City of Madison, Wisconsin - Old GPS Community Base Station
Base station information
(Revised April 20, 2007)
The base station is a Trimble 5700, 12 channel, dual frequency receiver with a Zephyr Geodetic antenna with ground plane, and is located at the City of Madison Department of Transportation Field Operations Center on the near south side of Madison. The base station uses an elevation mask of 13 degrees and a PDOP mask of 6.0.
Data is processed using Trimble GPSBase software, version 2.500. DAT data is logged at 5 second intervals and Rinex data is logged at 10 second intervals. Data is logged 24 hours a day, 7 days a week. Any anticipated outages in data logging will be announced in advance, if possible, on the base station status announcements page
The reference position of this base station is:
|Latitude||Longitude||Height Above Ellipsoid
(Bottom of antenna mount)
|43° 03' 17.13258"||89° 22' 57.67569"||232.645 m|
regarding the establishment of the reference position:
The latitude and longitude are in the NAD83(1997) datum, determined by Ayres and Associates, Inc. in August 2005 from National Geodetic Survey (NGS) stations Burr Jones GPS (NGS PID# DG4237), Emil GPS (DG4231), Edina-Taylor GPS (DG4236) and Owen Park GPS (DG4235) using the First-Order coordinates adjusted by the NGS in January 2004 and published in the NGS database in March 2004.
The ellipsoid height of 232.645 m is computed from a leveled NAVD88 elevation of 266.911 m for the antenna reference point (bottom of antenna housing) plus the geoid separation of –34.266 m computed for this location from the NGS GEOID03 geoid model. The NAVD88 elevation was determined by Ayres and Associates, Inc. and the City of Madison using differential leveling from NGS benchmark 2V02 (DF9800), holding to the Second-Order NAVD88 elevation of 260.406 m published for 2V02 by the NGS in February 2004.
The current NAD83(1997) horizontal position was determined from nearby NGS stations in the City of Madison in order to maximize accuracy relative to those stations. For comparison, the current position is within 0.013 m (horizontal distance) of the NAD83(1997) position determined in August 2004 by a University of Wisconsin-Madison Civil and Environmental Engineering Department study, relative to NGS stations Cottage Grove GPS (OM1258), Kollath (NH1578) and Rock (OM0651) using the A-Order coordinates adjusted by the NGS in April 1999. It is also within 0.019 m of the previous base station position determined from the NGS Online Positioning User Service (OPUS) in the NAD83(CORS96)(EPOCH:2002.0000) datum.
Note that in the Madison area, the previous NAD83(1991) datum adjustment is shifted about 0.04 m, mostly east-west, relative to the NAD83(1997) datum. Subsequent adjustment of NAD83 by the NGS is scheduled for the near future, but any shifts should be minor.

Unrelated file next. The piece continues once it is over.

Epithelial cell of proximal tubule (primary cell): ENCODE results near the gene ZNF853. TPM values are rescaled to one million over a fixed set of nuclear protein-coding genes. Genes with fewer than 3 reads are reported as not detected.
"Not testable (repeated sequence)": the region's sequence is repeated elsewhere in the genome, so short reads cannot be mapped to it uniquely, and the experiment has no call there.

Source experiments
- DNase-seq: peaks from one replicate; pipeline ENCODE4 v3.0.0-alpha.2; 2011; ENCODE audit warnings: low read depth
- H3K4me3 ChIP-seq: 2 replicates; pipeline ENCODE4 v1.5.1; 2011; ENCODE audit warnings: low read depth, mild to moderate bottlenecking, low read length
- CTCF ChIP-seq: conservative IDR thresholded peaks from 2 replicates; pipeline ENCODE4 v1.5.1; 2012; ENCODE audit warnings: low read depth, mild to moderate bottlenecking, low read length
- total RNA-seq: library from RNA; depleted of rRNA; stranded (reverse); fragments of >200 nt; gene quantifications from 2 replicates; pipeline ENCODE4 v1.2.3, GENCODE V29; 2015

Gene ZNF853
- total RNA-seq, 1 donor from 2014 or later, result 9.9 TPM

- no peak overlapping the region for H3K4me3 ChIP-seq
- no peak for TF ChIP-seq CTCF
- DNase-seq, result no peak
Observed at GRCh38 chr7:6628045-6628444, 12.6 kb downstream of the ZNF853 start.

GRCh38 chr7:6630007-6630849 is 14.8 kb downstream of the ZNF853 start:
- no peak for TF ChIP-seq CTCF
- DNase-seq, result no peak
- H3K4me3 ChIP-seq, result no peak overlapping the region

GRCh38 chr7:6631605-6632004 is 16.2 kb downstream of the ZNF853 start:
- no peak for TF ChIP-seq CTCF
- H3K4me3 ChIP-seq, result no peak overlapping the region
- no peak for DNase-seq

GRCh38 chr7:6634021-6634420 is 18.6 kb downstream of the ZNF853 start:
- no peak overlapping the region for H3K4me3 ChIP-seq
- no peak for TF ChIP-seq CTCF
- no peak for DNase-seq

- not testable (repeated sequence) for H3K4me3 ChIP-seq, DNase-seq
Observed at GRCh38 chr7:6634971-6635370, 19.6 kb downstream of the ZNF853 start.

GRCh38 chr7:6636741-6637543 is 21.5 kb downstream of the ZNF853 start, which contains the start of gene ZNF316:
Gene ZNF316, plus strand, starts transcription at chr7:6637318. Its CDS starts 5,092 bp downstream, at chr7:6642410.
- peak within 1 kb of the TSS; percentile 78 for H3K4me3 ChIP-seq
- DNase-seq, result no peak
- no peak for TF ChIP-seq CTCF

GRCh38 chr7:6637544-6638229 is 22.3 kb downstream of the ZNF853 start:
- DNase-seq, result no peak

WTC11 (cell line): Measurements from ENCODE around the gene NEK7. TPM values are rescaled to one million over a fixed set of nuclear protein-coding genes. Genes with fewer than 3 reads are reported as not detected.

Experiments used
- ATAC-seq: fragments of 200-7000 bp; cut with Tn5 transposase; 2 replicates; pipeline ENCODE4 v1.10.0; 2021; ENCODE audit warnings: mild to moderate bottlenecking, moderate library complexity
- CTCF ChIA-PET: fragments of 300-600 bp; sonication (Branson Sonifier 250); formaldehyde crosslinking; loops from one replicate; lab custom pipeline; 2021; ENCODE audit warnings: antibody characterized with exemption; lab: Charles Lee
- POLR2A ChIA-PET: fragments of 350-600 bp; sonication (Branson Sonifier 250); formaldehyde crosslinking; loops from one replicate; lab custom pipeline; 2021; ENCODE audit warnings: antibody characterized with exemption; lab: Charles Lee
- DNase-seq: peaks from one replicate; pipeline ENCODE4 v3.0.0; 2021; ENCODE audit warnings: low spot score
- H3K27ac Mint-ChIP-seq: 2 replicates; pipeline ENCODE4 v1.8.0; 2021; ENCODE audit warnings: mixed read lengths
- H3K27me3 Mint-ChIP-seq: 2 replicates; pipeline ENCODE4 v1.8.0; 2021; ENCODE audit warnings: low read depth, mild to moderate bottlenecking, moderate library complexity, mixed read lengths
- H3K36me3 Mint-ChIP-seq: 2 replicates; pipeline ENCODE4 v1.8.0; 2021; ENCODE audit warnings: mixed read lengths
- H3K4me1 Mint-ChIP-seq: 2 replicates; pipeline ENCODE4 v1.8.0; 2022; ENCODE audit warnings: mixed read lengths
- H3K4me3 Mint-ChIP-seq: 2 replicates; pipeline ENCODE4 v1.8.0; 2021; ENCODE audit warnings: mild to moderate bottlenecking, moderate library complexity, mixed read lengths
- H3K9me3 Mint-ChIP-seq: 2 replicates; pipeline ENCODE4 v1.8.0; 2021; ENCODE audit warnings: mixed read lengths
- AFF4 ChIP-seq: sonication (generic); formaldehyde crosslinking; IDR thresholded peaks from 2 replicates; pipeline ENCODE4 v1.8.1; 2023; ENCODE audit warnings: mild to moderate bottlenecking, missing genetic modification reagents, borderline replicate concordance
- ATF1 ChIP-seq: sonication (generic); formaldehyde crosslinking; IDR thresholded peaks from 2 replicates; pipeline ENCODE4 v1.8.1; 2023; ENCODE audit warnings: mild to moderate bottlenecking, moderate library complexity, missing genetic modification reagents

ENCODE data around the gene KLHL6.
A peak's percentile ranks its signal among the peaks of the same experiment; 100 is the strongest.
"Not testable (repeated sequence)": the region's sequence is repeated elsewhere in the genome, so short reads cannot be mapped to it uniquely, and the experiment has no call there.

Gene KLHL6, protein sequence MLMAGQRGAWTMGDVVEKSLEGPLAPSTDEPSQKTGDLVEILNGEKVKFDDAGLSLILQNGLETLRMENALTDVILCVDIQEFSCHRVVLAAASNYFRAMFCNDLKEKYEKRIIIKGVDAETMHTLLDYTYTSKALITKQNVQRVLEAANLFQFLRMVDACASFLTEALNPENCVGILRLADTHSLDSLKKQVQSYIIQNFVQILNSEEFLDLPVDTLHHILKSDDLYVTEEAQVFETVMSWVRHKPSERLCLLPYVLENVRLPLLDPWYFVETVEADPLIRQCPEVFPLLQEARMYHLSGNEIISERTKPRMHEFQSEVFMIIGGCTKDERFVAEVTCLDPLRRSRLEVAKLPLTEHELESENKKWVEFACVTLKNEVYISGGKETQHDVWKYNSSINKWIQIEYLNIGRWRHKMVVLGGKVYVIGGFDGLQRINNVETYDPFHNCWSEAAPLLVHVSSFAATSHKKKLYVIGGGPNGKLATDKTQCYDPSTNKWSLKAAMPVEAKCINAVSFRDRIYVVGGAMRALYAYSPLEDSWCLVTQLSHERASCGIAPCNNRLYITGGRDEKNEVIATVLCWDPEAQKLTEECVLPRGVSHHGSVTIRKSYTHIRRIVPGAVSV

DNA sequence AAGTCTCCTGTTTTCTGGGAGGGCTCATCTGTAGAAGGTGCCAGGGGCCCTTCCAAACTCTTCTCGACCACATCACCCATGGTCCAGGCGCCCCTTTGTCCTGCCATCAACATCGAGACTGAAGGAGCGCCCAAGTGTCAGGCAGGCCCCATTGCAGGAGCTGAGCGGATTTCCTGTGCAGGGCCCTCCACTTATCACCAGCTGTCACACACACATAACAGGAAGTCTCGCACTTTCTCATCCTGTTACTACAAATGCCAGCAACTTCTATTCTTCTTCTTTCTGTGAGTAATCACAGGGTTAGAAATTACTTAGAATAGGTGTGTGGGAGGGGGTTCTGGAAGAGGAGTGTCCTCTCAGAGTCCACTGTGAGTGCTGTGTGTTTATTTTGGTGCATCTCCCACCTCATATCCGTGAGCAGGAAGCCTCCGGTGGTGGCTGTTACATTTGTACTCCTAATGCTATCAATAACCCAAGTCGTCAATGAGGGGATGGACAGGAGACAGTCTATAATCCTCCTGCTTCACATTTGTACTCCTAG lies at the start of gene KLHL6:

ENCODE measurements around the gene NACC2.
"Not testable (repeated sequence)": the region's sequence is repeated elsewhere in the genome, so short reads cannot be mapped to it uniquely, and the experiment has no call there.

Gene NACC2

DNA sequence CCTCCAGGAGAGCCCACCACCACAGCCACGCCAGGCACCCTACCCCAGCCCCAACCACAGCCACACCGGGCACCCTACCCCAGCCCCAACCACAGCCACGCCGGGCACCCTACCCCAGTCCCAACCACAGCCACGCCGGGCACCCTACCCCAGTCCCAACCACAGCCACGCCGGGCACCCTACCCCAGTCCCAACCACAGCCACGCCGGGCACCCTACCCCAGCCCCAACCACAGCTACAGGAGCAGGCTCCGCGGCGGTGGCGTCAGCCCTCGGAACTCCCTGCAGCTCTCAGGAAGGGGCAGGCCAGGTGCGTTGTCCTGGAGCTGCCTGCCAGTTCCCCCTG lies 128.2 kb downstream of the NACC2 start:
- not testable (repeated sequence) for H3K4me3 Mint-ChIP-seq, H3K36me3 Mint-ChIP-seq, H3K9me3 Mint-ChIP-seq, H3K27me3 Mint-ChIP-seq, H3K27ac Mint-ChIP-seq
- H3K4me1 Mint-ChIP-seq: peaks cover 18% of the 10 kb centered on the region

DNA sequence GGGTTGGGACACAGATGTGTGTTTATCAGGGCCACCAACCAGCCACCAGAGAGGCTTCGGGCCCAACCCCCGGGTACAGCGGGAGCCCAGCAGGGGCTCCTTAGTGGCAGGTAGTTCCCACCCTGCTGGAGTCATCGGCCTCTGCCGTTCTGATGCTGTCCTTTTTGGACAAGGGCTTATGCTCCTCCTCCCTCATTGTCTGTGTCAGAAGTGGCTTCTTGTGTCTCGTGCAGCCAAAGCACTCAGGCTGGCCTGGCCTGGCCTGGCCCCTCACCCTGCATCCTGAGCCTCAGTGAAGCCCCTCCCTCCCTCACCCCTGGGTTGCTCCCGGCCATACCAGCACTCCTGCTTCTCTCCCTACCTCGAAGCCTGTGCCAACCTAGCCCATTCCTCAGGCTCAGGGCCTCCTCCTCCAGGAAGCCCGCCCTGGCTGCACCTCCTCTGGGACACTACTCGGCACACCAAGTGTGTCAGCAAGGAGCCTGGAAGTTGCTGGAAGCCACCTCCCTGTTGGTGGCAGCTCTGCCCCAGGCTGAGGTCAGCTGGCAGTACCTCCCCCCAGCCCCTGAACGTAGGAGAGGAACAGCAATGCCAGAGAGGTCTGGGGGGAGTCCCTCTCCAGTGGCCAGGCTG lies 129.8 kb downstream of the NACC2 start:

Ellipsoid heights derived from a geoid model (like GEOID03) do not necessarily match NAD83 ellipsoid heights published by the NGS. A GPS network completed in August 2004 by the University of Wisconsin-Madison Civil and Environmental Engineering Department determined the NAD83 ellipsoid height of the Madison base station as 232.679 m (+/- 0.01 m, 95% confidence), relative to the Third-Order Class I NAD83 ellipsoid heights adjusted by the NGS on April 28, 1999 for stations Cottage Grove GPS (OM1258), Kollath (NH1578) and Rock (OM0651). The ellipsoid height of 232.679 m is 0.034 m larger than the 232.645 m ellipsoid height computed from the NAVD88 elevation and GEOID03. The sign and magnitude of this discrepancy between (NAD83-NAVD88) geoid separations and GEOID03 geoid separations is fairly consistent in the Madison area for Wisconsin Height Modernization Program stations, indicating that GEOID03 creates an ellipsoid approximately parallel to and about 0.02 to 0.04 m above the NAD83 ellipsoid in this area.
By establishing the ellipsoid height of the base station from a leveled NAVD88 elevation and the GEOID03 geoid model, users should be able to produce reliable NAVD88 elevations at other points by using the same GEOID03 geoid model in the roving GPS receiver.
Note that GPS-derived orthometric (NAVD88) elevations are generally not as accurate as elevations produced from differential leveling, due in part to inherent accuracy limitations in GPS-measured ellipsoid heights, and to imperfections in the geoid models which convert ellipsoid heights to NAVD88 elevations.
RECEIVER CONFIGURATION NOTES:
Users are responsible for following good GPS techniques, including proper receiver calibration and independent checks. Below are some particular technical issues to consider:
Precise vertical GPS measurements depend on correct modeling of the antenna vertical phase center offset and variation. The offset of the phase center from the antenna reference point (i.e. bottom of antenna housing) is not a constant value, but rather varies with satellite elevation angle. Different antennas have different offsets and variations; if the base and rover receivers use different antennas, the offsets do not cancel out by relative positioning alone. Also, a local calibration/transformation of the rover to a benchmark will not necessarily correct this, because the offsets vary over time. Precise GPS receivers, such as Real-Time Kinematic (RTK) receivers, must ‘know’ the antenna model for both the base and the rover to correctly account for these offsets. Contact your receiver vendor to accomplish this.
RTK GPS receivers must have the GEOID03 geoid model loaded in order to produce reliable NAVD88 elevations from the current base station coordinates. Older geoid models (GEOID99, GEOID96) are shifted vertically and even slightly tilted relative to GEOID03. See the “Vertical Notes” section. While local calibration/transformation to one or more NAVD88 benchmarks may account for this discrepancy, this technique carries its own risks.